A Mini-Lesson on Using Color Value in Your Quilts

Color value is a good thing to understand when you are designing your quilts. It can help you create and define shapes in the layout, and is an important thing to be aware of when choosing fabrics and deciding color placement. I just posted a little mini lesson on value in my Instagram Stories and thought I’d post it here too!

On its surface, determining color value differences between two fabrics is not a difficult. One is light and one is dark, right? In my lectures and workshops, I focus more on the concept of relative lightness or darkness of fabrics. This can be a bit harder to understand, especially in the context of a full quilt layout.

Relative lightness or darkness in color value


  1. Here’s a green floral vintage fabric from my stash-


2. Paired with the Rifle Paper Fabric on the right, the vintage green floral is definitely the lighter of the two fabrics.



3. Paired with this Bari J fabric, the vintage green floral is now the darker of the two fabrics.



Its value changes based on what other fabrics are around it. This is the concept of “relative lightness or darkness”. And being mindful of these value differences can really sharpen up a quilt design.


Below, is the quilt “Value” from Wise Craft Quilts. I think it visually shows this idea perfectly. None of the fabrics in this quilt are necessarily light or dark value, but when they placed beside other fabrics in the design, they take on a role of darker or lighter. Using the value information I see can help me create the diamond pattern I want you to see.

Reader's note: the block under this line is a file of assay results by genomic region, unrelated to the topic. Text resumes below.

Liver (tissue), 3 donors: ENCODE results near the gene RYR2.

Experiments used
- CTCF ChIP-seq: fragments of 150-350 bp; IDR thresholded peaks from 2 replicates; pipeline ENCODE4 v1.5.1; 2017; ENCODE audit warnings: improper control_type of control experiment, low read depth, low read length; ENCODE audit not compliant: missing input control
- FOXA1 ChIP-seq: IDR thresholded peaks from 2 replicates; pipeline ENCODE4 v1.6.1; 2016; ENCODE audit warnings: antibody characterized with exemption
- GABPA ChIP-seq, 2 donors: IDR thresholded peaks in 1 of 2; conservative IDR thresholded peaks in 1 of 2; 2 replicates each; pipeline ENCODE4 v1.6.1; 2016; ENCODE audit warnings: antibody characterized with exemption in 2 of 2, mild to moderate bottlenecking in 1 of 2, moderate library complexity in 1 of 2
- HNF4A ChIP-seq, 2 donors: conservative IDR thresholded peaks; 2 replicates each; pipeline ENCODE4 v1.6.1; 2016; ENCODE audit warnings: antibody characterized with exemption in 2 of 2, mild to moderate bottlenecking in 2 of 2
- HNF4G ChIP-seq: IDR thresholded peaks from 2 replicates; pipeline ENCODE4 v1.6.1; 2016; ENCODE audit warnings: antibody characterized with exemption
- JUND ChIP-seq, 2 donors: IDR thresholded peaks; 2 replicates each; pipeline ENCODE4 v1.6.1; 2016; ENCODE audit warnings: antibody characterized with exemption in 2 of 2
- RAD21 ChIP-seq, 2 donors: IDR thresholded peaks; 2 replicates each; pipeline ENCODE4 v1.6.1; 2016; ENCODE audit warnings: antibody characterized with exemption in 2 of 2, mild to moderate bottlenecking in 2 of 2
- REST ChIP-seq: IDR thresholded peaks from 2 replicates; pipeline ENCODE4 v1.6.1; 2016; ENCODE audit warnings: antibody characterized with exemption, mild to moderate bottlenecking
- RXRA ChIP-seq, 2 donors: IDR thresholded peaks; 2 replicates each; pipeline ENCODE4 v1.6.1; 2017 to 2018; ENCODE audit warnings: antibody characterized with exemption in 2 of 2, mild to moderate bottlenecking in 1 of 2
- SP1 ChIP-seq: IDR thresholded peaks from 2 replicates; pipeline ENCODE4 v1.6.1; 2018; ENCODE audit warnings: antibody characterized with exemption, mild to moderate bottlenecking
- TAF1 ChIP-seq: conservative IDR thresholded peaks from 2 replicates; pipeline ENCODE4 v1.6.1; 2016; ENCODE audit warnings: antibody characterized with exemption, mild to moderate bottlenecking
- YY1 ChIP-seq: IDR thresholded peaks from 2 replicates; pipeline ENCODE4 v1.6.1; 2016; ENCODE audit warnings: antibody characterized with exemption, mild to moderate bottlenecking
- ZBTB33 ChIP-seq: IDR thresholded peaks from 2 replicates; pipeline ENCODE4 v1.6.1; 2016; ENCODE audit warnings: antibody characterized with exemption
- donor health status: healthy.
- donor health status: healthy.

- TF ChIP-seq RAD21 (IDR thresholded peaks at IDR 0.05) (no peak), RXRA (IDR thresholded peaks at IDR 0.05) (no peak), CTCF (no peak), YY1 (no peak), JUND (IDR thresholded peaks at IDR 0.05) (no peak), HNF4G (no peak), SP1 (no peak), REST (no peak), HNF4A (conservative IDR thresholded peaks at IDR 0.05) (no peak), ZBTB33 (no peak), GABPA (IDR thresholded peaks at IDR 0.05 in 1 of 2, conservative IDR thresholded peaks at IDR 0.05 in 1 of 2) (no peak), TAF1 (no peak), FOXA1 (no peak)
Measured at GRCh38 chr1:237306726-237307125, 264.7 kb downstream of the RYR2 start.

Willy Loman, above, also from my book, using LOTS of different values.

Starflake, above, uses only 3 different value differences


The Ruby Ruler™ helps the eye judge subtle value differences you don’t always consciously see at first glance. Looking at your fabrics through the Ruby Ruler™ can pick up on some interesting and subtle differences in your stash. Two fabrics that you’ve been holding on to can suddenly look interesting when placed side by side, and maybe mixed with a few other fabrics.

Tell me, are you aware of value in the quilts you create? Is it something you want to get better at? Let me know, I’d love to hear how you use value.

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